This chapter focusses on the setting of driving a car targeting those circumstances in which the additional exposure of background music might be counterproductive. As seen in Chapter 1, the automobile has become a vehicle of daily life, and car-audio has developed as an integral feature component of the machinery. So much so have the two become embedded in the social system of Western culture that cars-&-music have merged into a single subculture itself – one that is re-experienced on a daily basis as an iconic emblem of civilization – that is represented in the industries of theatre and film, the recording arts, video and computer gaming, as well as among all mass-media communications. Obviously, music itself is a personal experience. Nevertheless, as Chapter 2 underlined, listening to music as background for non-musical activities has occupied a more central position in our general everyday life, and certainly this has much to do with mobile technology that allows us to take preferred music along as if in an effort to control the soundtrack of life itself. Chapter 2 notes that different musics offer a range of effects to people in a host of situations and contexts, and yet while an wide array of reactions is expected, there are also clear commonalities depending on the stereotypical characteristics of the listener, the context, and the activity in which music is employed as a background. Since the turn of the millennium, the context and activity that has been consistently reported to be the most popular location in which people can (and do) engage in music listening, is while they are in a car. Chapter 3 accounts for the frequency of in-car listening and outlines the central beliefs of drivers worldwide that background music is as much a natural and fundamental constituent of driving as is accelerating, looking ahead, steering, and braking. Moreover, as pointed out in Chapter 3, there seem to be many benefits of driving with music. However, adding music to a milieu consisting of driver performance and vehicular control within a highly dynamic and potentially hazardous traffic-based road environment, may also have some shortcomings as far as personal safety is concerned. The consequences may even be fatal. With this as a backdrop, the current chapter looks at inattention and distraction, as well as the contribution of devices that provide drivers with the opportunity to engage in music listening including the radio, cassette tape player, CD player, and MP3 digital music players. Further, the chapter outlines four specific contraindications to the use of background music while driving. It should be pointed out that there is a very limited pool of information concerning the interaction of music and cars to begin with, while data concerning the subsequent effects of driving with music is even scarcer. Having said that, much can be gained with evidence that has surfaced from empirical investigations on mobile devices such as cell phones –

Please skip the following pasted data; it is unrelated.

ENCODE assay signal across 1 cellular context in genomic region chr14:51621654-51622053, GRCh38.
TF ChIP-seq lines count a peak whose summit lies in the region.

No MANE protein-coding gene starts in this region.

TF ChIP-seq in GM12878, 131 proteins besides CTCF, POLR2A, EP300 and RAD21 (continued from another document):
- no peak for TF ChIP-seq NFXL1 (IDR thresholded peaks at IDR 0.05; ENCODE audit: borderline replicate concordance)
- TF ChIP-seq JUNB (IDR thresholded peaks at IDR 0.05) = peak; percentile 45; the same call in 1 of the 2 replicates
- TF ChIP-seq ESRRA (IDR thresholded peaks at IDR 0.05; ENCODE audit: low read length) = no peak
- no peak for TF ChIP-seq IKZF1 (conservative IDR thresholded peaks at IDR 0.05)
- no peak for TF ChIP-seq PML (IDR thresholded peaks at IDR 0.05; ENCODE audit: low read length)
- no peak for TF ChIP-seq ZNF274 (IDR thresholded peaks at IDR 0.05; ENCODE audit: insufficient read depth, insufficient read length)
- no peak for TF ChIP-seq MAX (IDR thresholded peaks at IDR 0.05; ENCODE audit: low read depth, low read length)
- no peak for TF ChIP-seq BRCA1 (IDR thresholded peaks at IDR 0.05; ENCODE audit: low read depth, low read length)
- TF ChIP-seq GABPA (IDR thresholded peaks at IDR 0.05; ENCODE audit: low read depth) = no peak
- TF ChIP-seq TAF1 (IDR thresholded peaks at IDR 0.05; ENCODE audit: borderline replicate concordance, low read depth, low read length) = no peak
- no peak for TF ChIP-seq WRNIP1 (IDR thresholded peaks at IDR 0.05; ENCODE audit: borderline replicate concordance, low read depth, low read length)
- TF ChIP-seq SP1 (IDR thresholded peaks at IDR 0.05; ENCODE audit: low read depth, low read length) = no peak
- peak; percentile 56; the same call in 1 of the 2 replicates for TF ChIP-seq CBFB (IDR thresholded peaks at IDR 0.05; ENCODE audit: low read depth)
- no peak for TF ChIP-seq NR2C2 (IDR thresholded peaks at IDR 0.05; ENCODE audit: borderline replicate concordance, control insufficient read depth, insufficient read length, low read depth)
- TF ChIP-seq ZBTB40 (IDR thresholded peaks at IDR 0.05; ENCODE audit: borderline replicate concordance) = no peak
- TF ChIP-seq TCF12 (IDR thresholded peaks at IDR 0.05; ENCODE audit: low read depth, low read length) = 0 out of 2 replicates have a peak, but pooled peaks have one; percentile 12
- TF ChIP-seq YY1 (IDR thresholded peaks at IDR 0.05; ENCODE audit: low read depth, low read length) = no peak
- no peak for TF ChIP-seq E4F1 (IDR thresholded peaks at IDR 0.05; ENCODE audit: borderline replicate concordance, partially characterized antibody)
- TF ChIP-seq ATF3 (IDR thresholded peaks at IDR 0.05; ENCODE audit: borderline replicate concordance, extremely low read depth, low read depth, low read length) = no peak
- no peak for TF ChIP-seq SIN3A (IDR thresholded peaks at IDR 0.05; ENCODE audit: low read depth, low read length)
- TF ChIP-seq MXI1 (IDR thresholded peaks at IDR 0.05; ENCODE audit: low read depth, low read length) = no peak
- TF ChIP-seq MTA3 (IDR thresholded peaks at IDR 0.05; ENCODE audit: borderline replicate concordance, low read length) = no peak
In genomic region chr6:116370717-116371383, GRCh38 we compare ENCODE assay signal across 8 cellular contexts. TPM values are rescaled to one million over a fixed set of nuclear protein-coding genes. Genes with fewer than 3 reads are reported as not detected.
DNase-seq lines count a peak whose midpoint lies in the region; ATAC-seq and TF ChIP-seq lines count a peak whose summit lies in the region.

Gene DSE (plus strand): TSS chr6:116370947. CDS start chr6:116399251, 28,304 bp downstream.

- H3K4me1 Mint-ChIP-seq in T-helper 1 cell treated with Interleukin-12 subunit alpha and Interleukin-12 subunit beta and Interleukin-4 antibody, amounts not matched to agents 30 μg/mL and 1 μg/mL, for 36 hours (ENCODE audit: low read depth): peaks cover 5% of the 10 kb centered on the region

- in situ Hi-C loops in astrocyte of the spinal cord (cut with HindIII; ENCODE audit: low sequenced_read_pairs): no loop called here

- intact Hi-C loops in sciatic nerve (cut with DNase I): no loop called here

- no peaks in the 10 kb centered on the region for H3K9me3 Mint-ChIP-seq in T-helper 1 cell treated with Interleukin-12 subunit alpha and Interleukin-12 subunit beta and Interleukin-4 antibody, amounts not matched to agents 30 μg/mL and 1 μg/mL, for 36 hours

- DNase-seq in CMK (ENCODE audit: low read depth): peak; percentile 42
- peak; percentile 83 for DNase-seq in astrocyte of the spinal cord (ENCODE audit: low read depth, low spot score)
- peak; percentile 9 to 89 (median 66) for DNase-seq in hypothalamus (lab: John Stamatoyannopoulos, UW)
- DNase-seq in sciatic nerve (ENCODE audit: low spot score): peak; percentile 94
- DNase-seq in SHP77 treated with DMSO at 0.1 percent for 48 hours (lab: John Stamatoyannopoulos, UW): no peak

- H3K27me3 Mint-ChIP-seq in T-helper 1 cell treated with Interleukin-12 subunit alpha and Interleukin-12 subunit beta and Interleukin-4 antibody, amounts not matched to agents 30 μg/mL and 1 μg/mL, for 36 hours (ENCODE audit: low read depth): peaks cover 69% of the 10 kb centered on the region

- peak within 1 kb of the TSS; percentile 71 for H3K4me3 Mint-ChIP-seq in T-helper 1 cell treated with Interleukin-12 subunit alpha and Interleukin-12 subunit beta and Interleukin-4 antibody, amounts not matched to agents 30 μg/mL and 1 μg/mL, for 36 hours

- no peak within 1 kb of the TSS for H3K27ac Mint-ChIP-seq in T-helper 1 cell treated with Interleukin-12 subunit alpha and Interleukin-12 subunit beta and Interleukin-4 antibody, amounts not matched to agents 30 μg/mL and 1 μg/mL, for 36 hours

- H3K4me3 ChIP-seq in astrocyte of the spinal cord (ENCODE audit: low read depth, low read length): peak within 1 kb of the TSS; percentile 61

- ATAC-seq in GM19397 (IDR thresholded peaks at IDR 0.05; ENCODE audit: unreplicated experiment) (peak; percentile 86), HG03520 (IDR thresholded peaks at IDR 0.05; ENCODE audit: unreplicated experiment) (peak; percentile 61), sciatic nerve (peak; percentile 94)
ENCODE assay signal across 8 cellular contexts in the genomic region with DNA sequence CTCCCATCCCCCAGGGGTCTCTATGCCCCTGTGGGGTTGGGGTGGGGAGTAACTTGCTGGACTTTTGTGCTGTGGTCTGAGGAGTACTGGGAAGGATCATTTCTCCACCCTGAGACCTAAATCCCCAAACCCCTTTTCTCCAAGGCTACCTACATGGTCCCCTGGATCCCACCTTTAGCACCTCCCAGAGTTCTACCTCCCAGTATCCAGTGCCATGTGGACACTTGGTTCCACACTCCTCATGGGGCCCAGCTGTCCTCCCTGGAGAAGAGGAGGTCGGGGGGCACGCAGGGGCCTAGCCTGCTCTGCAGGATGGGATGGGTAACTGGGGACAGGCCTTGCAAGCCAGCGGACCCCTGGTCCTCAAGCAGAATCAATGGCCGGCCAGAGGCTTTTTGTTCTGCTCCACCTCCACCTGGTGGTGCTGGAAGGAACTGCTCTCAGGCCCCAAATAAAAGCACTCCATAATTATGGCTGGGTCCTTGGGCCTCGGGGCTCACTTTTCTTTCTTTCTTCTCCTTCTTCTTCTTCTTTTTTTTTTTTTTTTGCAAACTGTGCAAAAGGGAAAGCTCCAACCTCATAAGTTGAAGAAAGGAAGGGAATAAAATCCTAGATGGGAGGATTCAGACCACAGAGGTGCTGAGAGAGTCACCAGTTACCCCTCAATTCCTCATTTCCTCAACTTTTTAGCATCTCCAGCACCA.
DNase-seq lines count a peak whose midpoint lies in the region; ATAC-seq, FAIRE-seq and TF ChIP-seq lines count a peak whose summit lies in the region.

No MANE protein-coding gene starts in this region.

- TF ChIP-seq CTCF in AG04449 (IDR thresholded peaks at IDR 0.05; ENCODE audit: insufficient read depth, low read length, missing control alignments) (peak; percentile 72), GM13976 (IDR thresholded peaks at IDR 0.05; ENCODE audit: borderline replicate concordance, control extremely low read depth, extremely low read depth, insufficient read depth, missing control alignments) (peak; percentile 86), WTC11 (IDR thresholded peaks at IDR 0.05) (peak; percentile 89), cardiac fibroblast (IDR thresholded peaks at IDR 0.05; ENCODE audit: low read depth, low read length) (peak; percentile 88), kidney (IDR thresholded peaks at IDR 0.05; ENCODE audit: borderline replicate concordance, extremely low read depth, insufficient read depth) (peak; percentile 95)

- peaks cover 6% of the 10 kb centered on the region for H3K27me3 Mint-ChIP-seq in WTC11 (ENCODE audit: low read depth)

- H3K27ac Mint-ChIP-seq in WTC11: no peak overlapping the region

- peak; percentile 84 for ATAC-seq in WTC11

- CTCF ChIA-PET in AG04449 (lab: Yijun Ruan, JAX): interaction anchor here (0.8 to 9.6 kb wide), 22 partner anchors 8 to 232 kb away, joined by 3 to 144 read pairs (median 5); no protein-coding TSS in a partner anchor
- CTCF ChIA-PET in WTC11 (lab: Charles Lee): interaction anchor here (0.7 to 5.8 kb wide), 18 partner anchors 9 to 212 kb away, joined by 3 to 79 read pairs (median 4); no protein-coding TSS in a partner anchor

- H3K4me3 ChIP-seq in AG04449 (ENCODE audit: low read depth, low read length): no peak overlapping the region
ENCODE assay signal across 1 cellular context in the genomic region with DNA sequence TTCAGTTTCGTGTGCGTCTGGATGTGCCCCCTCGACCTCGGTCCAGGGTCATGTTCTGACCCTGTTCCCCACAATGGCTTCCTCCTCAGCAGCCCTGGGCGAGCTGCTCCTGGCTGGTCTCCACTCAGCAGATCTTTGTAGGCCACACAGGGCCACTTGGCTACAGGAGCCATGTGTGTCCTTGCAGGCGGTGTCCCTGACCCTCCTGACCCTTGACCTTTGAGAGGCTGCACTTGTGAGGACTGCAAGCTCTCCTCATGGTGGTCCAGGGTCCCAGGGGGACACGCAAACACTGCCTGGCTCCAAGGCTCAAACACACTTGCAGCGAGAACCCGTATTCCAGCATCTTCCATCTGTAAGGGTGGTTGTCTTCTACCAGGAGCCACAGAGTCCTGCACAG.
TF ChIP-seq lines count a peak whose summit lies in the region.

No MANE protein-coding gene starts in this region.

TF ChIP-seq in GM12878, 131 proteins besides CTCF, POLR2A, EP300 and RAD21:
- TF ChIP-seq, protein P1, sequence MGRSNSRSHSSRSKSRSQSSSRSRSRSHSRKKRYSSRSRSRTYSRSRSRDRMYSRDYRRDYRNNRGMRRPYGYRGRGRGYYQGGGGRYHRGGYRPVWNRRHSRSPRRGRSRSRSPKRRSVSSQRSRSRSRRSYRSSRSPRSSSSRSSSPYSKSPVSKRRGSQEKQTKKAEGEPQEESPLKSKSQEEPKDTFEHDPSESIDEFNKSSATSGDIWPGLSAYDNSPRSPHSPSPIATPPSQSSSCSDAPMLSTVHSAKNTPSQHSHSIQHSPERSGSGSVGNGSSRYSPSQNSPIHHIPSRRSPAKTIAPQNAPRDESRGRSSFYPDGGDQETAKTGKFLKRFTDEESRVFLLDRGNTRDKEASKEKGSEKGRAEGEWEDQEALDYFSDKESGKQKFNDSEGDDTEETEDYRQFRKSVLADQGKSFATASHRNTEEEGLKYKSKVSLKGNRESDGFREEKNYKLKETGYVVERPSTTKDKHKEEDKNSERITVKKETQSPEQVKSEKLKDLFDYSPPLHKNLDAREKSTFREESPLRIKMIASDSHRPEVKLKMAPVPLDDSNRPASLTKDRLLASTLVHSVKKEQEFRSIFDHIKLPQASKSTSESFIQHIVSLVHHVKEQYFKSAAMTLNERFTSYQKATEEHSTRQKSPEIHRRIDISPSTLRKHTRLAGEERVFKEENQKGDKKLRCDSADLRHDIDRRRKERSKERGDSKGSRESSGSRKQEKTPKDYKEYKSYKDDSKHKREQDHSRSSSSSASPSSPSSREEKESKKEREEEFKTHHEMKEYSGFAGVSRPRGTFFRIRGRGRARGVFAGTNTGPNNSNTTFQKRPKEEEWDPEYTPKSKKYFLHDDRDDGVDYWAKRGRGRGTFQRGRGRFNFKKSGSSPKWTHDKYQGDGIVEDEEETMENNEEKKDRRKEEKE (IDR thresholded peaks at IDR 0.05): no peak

which in the end take up drivers’ attention, as they are also preoccupied with tasks secondary to driving. As with musical activity, the use of a cell phone also engages the driver in mechanical, perceptual, and cognitive processes, as well as in verbal activity. These may be executed when either alone in the cabin or when the driver is accompanied by other passengers.